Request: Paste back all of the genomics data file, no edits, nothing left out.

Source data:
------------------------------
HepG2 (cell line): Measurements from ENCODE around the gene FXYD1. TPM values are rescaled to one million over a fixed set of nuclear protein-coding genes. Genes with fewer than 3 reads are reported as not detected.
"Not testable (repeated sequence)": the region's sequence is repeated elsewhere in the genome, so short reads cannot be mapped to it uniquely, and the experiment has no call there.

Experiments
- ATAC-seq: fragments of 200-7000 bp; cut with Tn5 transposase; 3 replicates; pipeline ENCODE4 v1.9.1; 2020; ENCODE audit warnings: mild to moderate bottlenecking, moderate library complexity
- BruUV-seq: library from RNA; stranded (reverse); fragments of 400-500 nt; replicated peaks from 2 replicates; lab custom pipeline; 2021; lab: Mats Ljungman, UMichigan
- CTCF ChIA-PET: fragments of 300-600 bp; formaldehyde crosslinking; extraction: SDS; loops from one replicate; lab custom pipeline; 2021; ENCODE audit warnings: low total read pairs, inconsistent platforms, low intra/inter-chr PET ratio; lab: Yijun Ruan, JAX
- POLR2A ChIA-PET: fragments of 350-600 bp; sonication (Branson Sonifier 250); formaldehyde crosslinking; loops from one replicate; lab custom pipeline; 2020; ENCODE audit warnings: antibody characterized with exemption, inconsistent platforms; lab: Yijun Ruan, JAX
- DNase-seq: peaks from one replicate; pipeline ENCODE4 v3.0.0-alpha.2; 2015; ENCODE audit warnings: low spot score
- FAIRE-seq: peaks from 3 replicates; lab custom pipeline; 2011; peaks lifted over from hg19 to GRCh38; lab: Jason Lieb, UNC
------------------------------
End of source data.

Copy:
HepG2 (cell line): Measurements from ENCODE around the gene FXYD1. TPM values are rescaled to one million over a fixed set of nuclear protein-coding genes. Genes with fewer than 3 reads are reported as not detected.
"Not testable (repeated sequence)": the region's sequence is repeated elsewhere in the genome, so short reads cannot be mapped to it uniquely, and the experiment has no call there.

Experiments
- ATAC-seq: fragments of 200-7000 bp; cut with Tn5 transposase; 3 replicates; pipeline ENCODE4 v1.9.1; 2020; ENCODE audit warnings: mild to moderate bottlenecking, moderate library complexity
- BruUV-seq: library from RNA; stranded (reverse); fragments of 400-500 nt; replicated peaks from 2 replicates; lab custom pipeline; 2021; lab: Mats Ljungman, UMichigan
- CTCF ChIA-PET: fragments of 300-600 bp; formaldehyde crosslinking; extraction: SDS; loops from one replicate; lab custom pipeline; 2021; ENCODE audit warnings: low total read pairs, inconsistent platforms, low intra/inter-chr PET ratio; lab: Yijun Ruan, JAX
- POLR2A ChIA-PET: fragments of 350-600 bp; sonication (Branson Sonifier 250); formaldehyde crosslinking; loops from one replicate; lab custom pipeline; 2020; ENCODE audit warnings: antibody characterized with exemption, inconsistent platforms; lab: Yijun Ruan, JAX
- DNase-seq: peaks from one replicate; pipeline ENCODE4 v3.0.0-alpha.2; 2015; ENCODE audit warnings: low spot score
- FAIRE-seq: peaks from 3 replicates; lab custom pipeline; 2011; peaks lifted over from hg19 to GRCh38; lab: Jason Lieb, UNC